“This Is a Gift”
Harvard University Press releases a new book, Racism in America: A Reader, free online.
“We wanted to make something.” Two months ago, as Sharmila Sen and her colleagues at Harvard University Press (HUP), all working from home, followed the news of demonstrations spreading around the country—and around the globe—to protest racism and police brutality, she says they decided they needed to do more than simply issue a statement of solidarity. “We wanted to contribute actively in some way,” says Sen, HUP’s editorial director. “And I happen to be a book-maker, so we made a book.”
That book, Racism in America: A Reader, was released to the public on Wednesday evening—for free. It is downloadable from the press’s website as a PDF at no charge, and will be available soon from Amazon Kindle and other electronic outlets, also free of charge. A compilation spanning just under 300 pages, it gathers some 20 essays excerpted from HUP-published books—in law, history, sociology, economics, philosophy, medicine, art, literature—that focus on racism. “From the beginning, we had in mind that this book is for students, it’s for teachers, it’s for general readers who are curious as they’re reading news headlines or social media, and they want something with a little bit more depth,” Sen says. “There’s a lot of complexity to these issues, and scholars have been writing about it for decades. We wanted to give something to people looking for a deeper understanding.”
Nearly every excerpted volume was published within the last 20 years (the one exception is Toni Morrison’s Playing in the Dark: Whiteness and the Literary Imagination, from 1992). And the author lineup includes many current and former Harvard scholars: sociologist Anthony Abraham Jack; philosophers Tommie Shelby and Kwame Anthony Appiah; historians Khalil Gibran Muhammad, Walter Johnson, and Elizabeth Hinton; and surgeon Augustus A. White III. Historian Annette Gordon-Reed, named a University Professor earlier this week, provided the book’s foreword: “The United States is, apparently, living through one of those punctuation points in history that, seemingly out of the blue, arrive to spur societal change,” she wrote.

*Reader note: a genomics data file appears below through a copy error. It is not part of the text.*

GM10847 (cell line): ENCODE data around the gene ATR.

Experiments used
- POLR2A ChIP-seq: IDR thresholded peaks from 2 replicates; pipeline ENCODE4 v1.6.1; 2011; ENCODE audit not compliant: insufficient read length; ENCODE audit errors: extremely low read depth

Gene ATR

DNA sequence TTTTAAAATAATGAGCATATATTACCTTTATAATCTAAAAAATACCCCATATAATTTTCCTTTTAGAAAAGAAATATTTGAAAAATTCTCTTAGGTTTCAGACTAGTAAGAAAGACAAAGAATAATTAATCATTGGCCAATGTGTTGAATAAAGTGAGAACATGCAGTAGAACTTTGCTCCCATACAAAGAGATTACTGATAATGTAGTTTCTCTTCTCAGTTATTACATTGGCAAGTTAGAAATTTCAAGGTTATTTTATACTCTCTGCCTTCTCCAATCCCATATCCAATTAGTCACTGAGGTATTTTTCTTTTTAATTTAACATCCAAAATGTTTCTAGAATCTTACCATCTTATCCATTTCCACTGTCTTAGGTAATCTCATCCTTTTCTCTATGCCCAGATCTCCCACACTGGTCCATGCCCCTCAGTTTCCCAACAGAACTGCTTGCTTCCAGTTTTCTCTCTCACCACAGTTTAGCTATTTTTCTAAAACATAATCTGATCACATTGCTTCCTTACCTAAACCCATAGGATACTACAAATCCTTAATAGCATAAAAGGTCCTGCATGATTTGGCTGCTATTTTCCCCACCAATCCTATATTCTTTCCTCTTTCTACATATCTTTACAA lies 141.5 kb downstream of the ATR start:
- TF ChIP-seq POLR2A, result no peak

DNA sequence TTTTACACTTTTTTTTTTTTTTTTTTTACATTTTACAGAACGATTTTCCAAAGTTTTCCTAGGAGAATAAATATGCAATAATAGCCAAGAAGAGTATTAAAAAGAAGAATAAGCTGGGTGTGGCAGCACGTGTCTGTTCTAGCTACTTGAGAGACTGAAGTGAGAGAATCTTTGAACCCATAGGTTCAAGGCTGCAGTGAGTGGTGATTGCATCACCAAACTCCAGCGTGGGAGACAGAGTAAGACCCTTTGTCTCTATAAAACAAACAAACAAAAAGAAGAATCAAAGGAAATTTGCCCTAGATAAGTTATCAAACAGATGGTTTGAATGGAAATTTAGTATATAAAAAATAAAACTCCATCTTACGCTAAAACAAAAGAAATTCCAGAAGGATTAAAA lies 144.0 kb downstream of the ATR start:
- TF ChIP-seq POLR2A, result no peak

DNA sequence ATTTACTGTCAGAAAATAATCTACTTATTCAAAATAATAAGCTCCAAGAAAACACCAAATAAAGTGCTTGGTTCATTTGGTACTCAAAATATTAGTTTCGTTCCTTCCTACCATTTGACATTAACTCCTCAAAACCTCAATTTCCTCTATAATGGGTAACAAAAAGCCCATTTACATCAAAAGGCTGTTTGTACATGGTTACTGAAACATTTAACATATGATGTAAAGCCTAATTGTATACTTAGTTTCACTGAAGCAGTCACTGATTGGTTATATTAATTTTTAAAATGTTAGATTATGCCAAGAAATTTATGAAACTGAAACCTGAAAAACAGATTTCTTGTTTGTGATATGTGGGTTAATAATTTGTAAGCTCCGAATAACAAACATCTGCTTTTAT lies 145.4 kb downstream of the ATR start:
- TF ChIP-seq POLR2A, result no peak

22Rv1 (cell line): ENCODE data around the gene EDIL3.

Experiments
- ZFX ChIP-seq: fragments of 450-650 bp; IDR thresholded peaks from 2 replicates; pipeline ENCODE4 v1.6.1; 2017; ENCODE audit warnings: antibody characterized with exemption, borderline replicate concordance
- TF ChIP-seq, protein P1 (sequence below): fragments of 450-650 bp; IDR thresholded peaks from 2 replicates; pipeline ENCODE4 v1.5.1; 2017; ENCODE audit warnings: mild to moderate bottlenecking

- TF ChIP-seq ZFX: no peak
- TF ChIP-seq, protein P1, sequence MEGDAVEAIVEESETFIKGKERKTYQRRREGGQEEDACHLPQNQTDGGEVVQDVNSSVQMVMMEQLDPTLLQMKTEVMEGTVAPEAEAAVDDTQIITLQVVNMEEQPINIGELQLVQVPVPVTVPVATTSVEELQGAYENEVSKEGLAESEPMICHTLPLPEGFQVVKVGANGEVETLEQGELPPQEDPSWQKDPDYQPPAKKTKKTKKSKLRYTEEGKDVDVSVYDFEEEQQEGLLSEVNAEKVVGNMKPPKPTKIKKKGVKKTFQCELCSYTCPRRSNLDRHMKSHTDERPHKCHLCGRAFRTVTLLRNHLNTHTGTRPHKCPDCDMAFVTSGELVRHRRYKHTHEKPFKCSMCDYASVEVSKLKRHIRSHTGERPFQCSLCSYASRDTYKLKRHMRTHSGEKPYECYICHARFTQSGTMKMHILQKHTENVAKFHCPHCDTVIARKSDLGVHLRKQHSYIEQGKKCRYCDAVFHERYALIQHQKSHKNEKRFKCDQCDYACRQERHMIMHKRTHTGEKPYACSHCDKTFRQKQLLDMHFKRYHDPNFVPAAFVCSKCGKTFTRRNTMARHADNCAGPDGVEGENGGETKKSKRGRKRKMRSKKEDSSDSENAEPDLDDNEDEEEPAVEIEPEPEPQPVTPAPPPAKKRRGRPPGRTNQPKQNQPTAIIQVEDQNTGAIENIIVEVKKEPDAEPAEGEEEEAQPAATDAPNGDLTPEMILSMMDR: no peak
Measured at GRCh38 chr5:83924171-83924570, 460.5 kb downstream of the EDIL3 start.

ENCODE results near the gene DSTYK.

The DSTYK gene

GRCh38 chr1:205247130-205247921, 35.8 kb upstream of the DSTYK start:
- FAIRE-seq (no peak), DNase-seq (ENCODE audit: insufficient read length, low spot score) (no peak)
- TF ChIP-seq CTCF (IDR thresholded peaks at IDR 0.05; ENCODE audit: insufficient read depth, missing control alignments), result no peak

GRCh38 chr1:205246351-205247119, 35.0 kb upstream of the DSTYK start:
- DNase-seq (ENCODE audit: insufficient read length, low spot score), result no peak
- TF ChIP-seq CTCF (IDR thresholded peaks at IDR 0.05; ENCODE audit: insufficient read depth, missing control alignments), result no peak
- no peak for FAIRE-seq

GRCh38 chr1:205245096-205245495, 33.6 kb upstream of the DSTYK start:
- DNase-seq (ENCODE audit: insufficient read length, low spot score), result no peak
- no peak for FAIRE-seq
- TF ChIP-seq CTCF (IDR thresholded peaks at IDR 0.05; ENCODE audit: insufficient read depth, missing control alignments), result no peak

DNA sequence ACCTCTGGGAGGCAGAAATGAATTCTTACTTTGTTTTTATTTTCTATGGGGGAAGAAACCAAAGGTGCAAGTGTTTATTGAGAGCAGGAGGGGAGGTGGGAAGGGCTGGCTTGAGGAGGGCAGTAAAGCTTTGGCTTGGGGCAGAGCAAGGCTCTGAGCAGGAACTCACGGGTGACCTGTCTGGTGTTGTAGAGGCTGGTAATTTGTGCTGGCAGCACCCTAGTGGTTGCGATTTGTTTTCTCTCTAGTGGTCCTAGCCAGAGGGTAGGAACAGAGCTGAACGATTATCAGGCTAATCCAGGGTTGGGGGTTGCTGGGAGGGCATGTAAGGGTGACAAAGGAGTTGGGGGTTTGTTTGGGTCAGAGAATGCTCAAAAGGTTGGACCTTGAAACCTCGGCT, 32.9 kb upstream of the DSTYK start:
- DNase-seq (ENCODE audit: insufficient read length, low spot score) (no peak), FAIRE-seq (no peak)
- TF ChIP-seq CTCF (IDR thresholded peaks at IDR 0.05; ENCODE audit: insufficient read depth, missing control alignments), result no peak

The book focuses primarily on anti-black racism, but also includes voices and stories from other racial perspectives: South Asian, Chinese American, Mexican American, Native American. And although it is available only in digital format, Sen notes, it is designed visually to look like a printed book, with the same attention to art and typography and page layout. “This is a gift,” Sen says. “We wanted it to be beautiful.”
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